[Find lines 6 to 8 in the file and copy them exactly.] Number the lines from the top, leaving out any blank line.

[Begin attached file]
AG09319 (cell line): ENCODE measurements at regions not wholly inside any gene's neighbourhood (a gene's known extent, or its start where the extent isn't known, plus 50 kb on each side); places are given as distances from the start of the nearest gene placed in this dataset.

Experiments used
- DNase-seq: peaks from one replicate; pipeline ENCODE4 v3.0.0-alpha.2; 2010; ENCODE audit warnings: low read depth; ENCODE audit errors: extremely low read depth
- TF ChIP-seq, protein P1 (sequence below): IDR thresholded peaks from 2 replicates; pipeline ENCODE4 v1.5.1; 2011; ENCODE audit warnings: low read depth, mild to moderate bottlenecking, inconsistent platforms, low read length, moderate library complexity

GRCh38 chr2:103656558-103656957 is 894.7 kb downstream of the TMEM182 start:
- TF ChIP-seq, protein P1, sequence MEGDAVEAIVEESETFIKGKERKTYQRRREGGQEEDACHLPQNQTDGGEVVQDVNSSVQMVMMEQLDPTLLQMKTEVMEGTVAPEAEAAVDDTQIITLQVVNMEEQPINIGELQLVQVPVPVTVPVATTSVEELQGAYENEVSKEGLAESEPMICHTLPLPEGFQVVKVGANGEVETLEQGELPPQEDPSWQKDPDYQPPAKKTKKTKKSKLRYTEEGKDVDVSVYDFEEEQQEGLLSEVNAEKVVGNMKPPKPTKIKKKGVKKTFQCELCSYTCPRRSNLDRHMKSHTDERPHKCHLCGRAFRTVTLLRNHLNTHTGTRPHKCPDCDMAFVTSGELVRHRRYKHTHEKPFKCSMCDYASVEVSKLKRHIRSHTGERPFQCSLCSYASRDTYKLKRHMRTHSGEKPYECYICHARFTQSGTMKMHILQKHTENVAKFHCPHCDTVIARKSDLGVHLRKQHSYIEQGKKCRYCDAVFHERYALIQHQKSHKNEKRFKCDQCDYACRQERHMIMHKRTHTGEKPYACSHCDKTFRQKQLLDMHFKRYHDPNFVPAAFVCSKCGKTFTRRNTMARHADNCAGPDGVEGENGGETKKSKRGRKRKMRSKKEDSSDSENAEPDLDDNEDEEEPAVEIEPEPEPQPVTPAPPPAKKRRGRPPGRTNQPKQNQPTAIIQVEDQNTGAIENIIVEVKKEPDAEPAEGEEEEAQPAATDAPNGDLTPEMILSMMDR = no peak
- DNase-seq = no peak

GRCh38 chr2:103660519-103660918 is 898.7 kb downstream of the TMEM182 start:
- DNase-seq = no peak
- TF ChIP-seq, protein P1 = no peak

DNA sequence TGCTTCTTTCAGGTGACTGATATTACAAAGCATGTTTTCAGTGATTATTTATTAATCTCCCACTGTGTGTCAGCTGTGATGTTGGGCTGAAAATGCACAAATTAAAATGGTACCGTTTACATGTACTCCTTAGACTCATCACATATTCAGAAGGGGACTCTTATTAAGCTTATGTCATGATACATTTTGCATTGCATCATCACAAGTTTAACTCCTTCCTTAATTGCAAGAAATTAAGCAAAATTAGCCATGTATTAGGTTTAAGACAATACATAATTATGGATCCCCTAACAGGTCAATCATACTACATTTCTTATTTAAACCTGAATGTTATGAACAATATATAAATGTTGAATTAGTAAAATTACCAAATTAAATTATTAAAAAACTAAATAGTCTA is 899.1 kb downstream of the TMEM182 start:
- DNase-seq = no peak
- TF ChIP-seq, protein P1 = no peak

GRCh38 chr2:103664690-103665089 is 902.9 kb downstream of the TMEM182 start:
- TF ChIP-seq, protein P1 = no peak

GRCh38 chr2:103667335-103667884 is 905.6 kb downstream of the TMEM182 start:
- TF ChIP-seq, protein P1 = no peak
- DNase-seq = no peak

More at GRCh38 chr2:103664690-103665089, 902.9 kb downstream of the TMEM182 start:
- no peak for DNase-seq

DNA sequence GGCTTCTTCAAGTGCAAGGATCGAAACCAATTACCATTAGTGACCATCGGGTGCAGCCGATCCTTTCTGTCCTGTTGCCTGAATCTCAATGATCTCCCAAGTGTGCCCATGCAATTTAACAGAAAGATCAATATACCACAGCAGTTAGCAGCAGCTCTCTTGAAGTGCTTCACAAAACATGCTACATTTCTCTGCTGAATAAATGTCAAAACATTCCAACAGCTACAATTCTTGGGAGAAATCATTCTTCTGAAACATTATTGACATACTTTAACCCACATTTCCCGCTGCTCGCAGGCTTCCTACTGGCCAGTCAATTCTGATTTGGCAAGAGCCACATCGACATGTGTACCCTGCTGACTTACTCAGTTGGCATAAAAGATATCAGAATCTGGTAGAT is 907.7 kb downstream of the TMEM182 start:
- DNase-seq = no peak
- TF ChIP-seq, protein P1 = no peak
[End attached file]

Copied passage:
- TF ChIP-seq, protein P1, sequence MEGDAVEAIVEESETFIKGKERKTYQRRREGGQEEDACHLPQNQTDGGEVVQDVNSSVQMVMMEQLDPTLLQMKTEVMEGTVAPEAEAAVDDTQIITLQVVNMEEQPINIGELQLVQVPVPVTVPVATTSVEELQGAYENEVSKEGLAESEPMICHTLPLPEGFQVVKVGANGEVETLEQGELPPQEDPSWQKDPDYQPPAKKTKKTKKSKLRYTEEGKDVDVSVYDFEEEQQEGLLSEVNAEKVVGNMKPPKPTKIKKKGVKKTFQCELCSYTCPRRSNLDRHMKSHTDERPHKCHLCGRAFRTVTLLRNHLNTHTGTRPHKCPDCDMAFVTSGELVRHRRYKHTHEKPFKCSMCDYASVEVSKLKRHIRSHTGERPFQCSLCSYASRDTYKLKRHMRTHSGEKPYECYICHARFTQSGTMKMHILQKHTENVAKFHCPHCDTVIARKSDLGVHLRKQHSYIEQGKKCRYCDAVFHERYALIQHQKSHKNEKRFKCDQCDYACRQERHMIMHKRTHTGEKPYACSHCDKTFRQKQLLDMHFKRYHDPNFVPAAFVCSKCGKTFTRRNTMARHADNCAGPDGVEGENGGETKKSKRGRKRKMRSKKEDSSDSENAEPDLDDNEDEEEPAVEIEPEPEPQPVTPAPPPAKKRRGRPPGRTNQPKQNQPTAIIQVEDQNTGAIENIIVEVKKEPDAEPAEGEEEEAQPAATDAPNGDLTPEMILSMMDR = no peak
- DNase-seq = no peak

GRCh38 chr2:103660519-103660918 is 898.7 kb downstream of the TMEM182 start: